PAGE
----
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You are here: Home Blogs Community Free Software Awards: Recognize those who advance our freedom by October 28th

Free Software Awards: Recognize those who advance our freedom by October 28th

by Greg Farough Contributions Published on Sep 03, 2020 02:49 PM

The work of dedicated contributors is at the center of free software's ability to empower users. Whether they're developers, documentation writers, community organizers, or inspiring new volunteers, everyone plays their own role in building the movement. Together, the work of these community members contributes to the technical excellence of free software, but more importantly, it makes it possible for everyday people to live a full digital life without compromising their freedom.

Each year, the Free Software Foundation (FSF) formally expresses our appreciation to these individuals and organizations through the Free Software Awards. These awards are given each year at LibrePlanet, our conference for free software community activists, domain experts, and people seeking their own solutions to problems like user-abusive antifeatures and bulk government surveillance. The Free Software Awards let these people and projects know that their work is deeply appreciated, and that they play a vital role in bringing this global movement toward its goals.

You might know of a contributor or organization who has done significant and user-empowering work on free software. We invite you to take a moment to show them (and tell us) that you care, by nominating them for an award in one of three categories: the Award for the Advancement of Free Software, the Award for Projects of Social Benefit, or the Award for Outstanding New Free Software Contributor. Don't assume that someone else will nominate them -- too often, everyone assuming someone else will express the appreciation means that it never happens. As taking initiative and speaking up for the community are important parts of free software, why not take the time yourself to make sure your voice is heard?

The deadline to submit your nominations is October 28th, 2020, at 15:00 UTC.

Award for the Advancement of Free Software

The FSF Award for the Advancement of Free Software is presented annually to a single individual who has made a great contribution to the progress and advancement of free software, through activities that are in accord with the spirit of the community. Last year's award was accepted by Jim Meyering, whose work on GNU Coreutils and numerous other utilities was foundational in the early development of the GNU operating system, and helps to keep it robust. Previous winners include Deborah Nicholson, Karen Sandler, Alexandre Oliva, and Matthew Garrett.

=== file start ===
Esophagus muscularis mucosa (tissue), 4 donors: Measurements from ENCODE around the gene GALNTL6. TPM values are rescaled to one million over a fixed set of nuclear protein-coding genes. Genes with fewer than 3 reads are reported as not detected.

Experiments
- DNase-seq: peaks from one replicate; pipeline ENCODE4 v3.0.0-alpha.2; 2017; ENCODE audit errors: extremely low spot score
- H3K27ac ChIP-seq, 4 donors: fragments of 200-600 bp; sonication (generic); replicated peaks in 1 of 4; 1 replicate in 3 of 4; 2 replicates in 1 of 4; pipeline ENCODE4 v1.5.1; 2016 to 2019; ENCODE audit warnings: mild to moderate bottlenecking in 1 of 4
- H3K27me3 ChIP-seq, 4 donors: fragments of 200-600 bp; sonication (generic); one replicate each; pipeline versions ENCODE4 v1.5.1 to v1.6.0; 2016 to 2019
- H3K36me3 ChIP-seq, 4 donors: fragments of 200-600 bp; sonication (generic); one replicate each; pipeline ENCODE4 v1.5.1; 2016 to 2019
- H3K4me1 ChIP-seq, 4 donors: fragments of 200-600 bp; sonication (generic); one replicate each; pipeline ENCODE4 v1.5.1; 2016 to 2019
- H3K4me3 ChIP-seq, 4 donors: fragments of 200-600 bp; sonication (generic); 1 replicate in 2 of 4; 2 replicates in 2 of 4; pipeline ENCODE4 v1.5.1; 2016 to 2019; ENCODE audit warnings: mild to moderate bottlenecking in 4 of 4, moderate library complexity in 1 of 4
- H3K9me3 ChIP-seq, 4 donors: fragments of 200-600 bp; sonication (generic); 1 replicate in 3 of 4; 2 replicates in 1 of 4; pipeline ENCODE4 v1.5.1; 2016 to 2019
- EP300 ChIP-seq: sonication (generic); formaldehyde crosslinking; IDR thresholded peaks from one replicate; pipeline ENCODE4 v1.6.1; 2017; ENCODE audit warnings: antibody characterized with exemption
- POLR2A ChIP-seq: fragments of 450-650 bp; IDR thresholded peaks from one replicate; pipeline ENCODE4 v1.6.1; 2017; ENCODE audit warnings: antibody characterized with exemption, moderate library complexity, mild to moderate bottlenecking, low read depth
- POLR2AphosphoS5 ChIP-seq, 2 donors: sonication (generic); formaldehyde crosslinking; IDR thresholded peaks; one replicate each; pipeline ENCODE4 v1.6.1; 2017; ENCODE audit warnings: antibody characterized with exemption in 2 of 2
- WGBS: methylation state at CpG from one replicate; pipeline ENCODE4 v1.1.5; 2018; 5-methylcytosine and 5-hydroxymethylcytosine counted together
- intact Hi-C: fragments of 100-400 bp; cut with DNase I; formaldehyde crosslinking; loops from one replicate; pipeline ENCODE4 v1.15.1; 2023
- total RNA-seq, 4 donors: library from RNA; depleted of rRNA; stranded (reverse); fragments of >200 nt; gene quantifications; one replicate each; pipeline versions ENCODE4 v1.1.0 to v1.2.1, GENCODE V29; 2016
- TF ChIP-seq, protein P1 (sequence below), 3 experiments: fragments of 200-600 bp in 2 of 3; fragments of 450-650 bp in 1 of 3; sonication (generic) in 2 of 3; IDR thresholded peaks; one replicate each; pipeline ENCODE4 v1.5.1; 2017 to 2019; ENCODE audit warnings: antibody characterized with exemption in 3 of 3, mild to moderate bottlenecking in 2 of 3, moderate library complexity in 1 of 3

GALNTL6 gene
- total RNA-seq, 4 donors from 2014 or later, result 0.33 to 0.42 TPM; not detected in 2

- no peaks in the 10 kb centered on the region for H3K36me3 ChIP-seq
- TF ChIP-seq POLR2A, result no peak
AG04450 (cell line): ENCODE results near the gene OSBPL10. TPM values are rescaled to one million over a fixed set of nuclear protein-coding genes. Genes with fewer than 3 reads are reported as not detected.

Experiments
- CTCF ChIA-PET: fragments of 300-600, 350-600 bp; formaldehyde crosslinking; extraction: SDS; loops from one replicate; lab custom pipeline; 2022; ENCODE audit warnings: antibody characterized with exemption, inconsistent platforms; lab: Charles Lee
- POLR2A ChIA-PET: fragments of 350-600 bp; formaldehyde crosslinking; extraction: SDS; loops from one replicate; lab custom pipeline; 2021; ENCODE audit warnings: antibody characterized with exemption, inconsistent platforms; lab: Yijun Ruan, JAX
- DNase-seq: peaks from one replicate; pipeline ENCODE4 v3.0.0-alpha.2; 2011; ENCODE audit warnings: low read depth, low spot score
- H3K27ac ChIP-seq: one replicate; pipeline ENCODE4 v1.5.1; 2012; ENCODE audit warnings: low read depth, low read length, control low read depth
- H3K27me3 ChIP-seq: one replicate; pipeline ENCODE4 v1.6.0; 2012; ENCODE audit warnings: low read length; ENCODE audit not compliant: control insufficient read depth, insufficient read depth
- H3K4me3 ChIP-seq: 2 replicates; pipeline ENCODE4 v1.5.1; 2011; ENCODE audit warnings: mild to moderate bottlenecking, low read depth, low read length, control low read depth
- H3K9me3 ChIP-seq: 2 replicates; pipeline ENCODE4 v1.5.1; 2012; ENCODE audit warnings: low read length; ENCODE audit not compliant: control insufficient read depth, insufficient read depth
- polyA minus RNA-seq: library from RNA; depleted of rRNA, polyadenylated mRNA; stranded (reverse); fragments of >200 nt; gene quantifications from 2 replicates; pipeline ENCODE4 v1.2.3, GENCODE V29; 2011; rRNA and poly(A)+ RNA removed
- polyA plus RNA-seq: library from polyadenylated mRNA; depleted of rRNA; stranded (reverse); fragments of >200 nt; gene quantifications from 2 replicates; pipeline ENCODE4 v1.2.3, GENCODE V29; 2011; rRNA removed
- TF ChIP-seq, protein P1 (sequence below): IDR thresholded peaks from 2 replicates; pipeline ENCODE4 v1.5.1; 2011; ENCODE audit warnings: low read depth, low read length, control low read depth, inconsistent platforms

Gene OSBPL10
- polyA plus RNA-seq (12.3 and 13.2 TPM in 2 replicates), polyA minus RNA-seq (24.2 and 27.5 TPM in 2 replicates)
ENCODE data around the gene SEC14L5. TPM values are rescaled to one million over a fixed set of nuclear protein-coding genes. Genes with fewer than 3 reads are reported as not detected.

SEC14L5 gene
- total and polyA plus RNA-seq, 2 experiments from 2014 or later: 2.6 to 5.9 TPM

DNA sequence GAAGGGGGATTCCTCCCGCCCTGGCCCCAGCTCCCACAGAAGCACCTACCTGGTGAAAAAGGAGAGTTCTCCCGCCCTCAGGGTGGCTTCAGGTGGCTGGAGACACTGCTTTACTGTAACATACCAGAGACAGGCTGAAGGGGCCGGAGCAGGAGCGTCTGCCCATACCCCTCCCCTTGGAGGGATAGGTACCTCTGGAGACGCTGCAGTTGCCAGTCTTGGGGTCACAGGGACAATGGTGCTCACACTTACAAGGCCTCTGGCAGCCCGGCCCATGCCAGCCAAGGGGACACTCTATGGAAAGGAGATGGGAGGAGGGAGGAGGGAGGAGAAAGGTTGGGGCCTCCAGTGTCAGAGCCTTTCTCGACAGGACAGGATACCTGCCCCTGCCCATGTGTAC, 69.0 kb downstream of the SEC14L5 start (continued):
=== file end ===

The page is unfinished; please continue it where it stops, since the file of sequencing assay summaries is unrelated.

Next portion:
Submit your nomination for this individual award here!

Award for Projects of Social Benefit

The FSF Award for Projects of Social Benefit is presented to an organization or team responsible for applying the principles of the free software movement to a project that intentionally and significantly benefits society in other aspects of life. Last year's award was accepted by Let's Encrypt, an HTTPS certificate authority that has made great strides in democratizing security on the Web. Previous winners of this award include OpenStreetMap, Public Lab, SecureDrop, GNU Health, Tor, and the Internet Archive.

Submit your nomination for this project/team award here!

Award for Outstanding New Free Software Contributor

The Award for Outstanding New Free Software Contributor is presented annually to an individual newcomer to the community who has demonstrated an outstanding dedication to software freedom. The award recipient must have made their first significant free software-related contributions in 2020, and show a pattern of ongoing activity. Their contributions may have included things like: empowering the community by organizing local meetups, software development, becoming involved in the strategic or logistical planning of a project, working on documentation, or helping to make improvements in the environment to attract and keep contributors. Last year's award was accepted by Clarissa Lima Borges, who upon beginning an internship through Outreachy, immediately hit the ground running on improving usability tests for GNOME desktop applications.

Submit your nomination for this individual award here!

In the face of threats to user freedom coming from every different angle -- including the ongoing pandemic -- let's press forward by showing the hardworking members of our movement that we deeply appreciate their dedication.

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